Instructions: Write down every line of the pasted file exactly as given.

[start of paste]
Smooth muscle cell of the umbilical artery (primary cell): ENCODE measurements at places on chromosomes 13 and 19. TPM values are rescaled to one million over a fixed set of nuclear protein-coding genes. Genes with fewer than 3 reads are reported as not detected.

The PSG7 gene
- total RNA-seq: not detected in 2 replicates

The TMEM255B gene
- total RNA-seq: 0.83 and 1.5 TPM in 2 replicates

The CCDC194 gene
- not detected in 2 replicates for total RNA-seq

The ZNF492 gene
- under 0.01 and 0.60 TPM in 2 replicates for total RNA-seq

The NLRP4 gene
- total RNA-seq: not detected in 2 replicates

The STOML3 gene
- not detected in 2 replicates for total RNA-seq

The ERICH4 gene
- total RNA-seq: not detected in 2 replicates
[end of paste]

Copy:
Smooth muscle cell of the umbilical artery (primary cell): ENCODE measurements at places on chromosomes 13 and 19. TPM values are rescaled to one million over a fixed set of nuclear protein-coding genes. Genes with fewer than 3 reads are reported as not detected.

The PSG7 gene
- total RNA-seq: not detected in 2 replicates

The TMEM255B gene
- total RNA-seq: 0.83 and 1.5 TPM in 2 replicates

The CCDC194 gene
- not detected in 2 replicates for total RNA-seq

The ZNF492 gene
- under 0.01 and 0.60 TPM in 2 replicates for total RNA-seq

The NLRP4 gene
- total RNA-seq: not detected in 2 replicates

The STOML3 gene
- not detected in 2 replicates for total RNA-seq

The ERICH4 gene
- total RNA-seq: not detected in 2 replicates